To an individual ransomware is devastating, but to businesses,  it can be fatal. The stakes are much higher and the ransom is much more severe, ranging from tens to hundreds of thousands of dollars. A hacking means exposure of sensitive client information including credit cards, social security numbers, and home addresses. Last October, The Denver Post reported the Ponemon Institute’s findings that “the average price for small businesses to clean up after their businesses have been hacked stands at $690,000; and, for middle market companies, it’s over $1 million.” Sixty percent of small businesses that are hacked do not recover and are out of business within 6 months.

The World Wide Web has given the global village a new realm of warfare, merciless in its intentions and with far-reaching capabilities. Consequences of hacking are monstrous for the victim(s), involving both financial and psychological distress, but it is possible for the pendulum to swing too far in the other direction. Cyber security panics can cause democratic governments to introduce broad surveillance programs against its own citizens. In the pursuit of prevention, Pandora’s box is opened and cyber security measures begin to eclipse the right to privacy. Bills like the UK’s Investigatory Powers Act 2016, passed into law in November, requires phone companies to store customer’s data for up to 12 months and make any of that information available to police and other government agencies. Advocates of the bill hail it as “world-leading legislation,” while critics have described it is as “a death sentence for investigative journalism” in the UK. The bill has been nicknamed the “snooper’s charter.”

While the average citizen might not be concerned about government overreach in regards to surveillance, especially if they feel they are doing nothing wrong, it does mean that companies now have large caches of personal customer information, including texts, transactions, finances and yes, even your nudes. All we have to hope for now is that the companies holding all our most private details are not hacked. See Yahoo, Target, and Ashley Madison as examples where existing cybersecurity failed to stop breaches.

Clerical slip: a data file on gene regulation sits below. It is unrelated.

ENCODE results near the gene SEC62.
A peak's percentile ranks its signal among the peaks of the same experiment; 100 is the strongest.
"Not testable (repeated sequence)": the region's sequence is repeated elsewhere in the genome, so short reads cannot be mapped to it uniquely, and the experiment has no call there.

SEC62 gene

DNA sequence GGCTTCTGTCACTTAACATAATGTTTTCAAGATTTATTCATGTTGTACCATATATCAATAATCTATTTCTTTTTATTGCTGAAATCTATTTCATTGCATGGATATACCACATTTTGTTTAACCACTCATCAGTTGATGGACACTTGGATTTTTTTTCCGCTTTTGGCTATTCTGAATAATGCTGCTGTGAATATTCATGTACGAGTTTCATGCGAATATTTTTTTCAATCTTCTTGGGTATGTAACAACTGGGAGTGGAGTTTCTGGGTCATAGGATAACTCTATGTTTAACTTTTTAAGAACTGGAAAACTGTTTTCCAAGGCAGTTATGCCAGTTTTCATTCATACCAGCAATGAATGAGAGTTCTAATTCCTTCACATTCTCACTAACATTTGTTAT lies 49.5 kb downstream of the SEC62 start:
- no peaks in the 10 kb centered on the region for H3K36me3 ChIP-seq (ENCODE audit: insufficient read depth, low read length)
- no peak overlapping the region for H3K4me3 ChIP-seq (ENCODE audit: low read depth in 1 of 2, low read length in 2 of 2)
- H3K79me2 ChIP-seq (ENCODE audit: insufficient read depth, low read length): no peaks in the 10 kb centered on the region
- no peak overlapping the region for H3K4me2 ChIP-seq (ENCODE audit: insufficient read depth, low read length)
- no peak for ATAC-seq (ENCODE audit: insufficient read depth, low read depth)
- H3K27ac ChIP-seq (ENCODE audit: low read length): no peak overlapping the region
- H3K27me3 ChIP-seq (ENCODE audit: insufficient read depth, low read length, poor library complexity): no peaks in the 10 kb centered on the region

Cyber security is no longer an issue just for the geek squad. It’s something all electronic and Internet users must care about, especially the nontech-savvy, “how does this thing work” user. Everyone is vulnerable because it doesn’t take geniuses to create and execute malware; as long as there is a Wi-Fi connection and the will to follow the deed through, it can be done.

Protect yourself with current security software, change your passwords regularly and encrypt your sensitive data; businesses can implement policies and training so employees are familiar with the issue, invest in cyber insurance, and the most important of them all: always back that system up.

 

Claire Rush
Claire Rush holds a BA in Communication Studies from Wilfrid Laurier University in Waterloo, ON. She has also studied journalism at Humber College in Toronto and has a strong passion for (not-dead-yet) print media; her favourite publications include The Economist, Vanity Fair and Vice. Claire is an active member and volunteer with Women in Toronto Politics (WiTOpoli), which serves to empower and educate women within local politics. Outside of Freedom Observatory, Claire has been published in Humber College's newspaper, Et Cetera, and she's been accepted as a regular contributor to the WiTOpoli blog. Claire's main areas of interest are women's issues, particularly reproductive rights and healthcare access, LGBTQ awareness, U.S. politics, human rights, and international relations.